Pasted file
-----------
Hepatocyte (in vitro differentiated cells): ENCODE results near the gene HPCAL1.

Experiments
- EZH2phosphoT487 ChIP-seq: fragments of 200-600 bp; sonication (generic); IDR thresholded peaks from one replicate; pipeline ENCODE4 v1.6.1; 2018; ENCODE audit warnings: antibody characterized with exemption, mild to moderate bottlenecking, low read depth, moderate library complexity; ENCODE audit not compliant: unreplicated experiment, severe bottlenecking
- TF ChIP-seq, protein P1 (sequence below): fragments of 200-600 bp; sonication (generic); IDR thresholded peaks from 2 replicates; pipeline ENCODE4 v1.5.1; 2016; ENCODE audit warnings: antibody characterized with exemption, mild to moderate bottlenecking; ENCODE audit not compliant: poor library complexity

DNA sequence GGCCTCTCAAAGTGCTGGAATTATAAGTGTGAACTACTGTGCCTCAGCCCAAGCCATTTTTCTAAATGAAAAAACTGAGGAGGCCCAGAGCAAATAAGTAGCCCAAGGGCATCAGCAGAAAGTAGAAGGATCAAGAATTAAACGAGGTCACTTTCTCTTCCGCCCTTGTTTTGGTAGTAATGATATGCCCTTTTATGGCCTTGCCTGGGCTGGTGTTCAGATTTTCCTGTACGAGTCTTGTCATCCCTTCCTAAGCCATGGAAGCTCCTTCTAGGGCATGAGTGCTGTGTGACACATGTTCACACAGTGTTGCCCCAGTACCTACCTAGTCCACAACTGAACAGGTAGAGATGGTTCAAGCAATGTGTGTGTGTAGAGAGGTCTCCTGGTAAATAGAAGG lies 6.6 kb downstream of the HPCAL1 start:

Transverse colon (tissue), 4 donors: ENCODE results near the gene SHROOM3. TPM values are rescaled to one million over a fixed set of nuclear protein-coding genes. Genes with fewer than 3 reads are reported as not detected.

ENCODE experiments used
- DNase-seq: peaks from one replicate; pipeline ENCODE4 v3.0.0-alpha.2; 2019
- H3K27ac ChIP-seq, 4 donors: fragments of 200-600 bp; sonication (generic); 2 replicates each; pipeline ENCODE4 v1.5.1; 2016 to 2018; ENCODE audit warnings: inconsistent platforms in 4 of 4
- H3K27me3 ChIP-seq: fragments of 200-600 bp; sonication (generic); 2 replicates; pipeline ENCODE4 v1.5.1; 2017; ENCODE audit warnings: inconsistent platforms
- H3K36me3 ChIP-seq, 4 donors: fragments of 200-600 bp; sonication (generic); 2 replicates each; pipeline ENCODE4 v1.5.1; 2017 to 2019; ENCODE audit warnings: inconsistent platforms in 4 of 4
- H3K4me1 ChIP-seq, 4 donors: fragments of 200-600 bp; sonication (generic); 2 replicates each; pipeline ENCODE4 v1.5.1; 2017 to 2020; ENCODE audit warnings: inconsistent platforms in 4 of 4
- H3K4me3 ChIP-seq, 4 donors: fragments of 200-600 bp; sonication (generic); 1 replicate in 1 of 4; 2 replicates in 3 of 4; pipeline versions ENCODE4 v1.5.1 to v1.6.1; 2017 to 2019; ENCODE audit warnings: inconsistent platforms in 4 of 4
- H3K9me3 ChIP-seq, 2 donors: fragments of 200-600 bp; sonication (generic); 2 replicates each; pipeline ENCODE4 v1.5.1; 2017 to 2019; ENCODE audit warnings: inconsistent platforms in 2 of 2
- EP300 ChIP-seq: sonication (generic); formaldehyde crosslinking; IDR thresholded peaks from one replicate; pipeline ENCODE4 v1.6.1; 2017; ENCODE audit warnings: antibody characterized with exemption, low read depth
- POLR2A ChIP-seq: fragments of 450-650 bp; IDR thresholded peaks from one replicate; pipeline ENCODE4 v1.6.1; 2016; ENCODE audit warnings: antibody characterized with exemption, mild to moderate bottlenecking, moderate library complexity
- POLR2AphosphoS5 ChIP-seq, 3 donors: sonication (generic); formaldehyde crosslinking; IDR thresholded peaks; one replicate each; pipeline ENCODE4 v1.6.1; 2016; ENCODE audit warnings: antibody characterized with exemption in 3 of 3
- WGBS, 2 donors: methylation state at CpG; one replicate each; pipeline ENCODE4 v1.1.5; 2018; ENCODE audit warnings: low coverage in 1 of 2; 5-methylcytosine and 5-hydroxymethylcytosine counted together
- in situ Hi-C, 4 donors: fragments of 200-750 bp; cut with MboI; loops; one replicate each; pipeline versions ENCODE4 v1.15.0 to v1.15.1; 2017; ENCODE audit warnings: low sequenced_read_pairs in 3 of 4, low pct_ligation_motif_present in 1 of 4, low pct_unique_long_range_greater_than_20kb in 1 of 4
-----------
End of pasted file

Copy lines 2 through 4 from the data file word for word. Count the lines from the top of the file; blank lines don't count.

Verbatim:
Experiments
- EZH2phosphoT487 ChIP-seq: fragments of 200-600 bp; sonication (generic); IDR thresholded peaks from one replicate; pipeline ENCODE4 v1.6.1; 2018; ENCODE audit warnings: antibody characterized with exemption, mild to moderate bottlenecking, low read depth, moderate library complexity; ENCODE audit not compliant: unreplicated experiment, severe bottlenecking
- TF ChIP-seq, protein P1 (sequence below): fragments of 200-600 bp; sonication (generic); IDR thresholded peaks from 2 replicates; pipeline ENCODE4 v1.5.1; 2016; ENCODE audit warnings: antibody characterized with exemption, mild to moderate bottlenecking; ENCODE audit not compliant: poor library complexity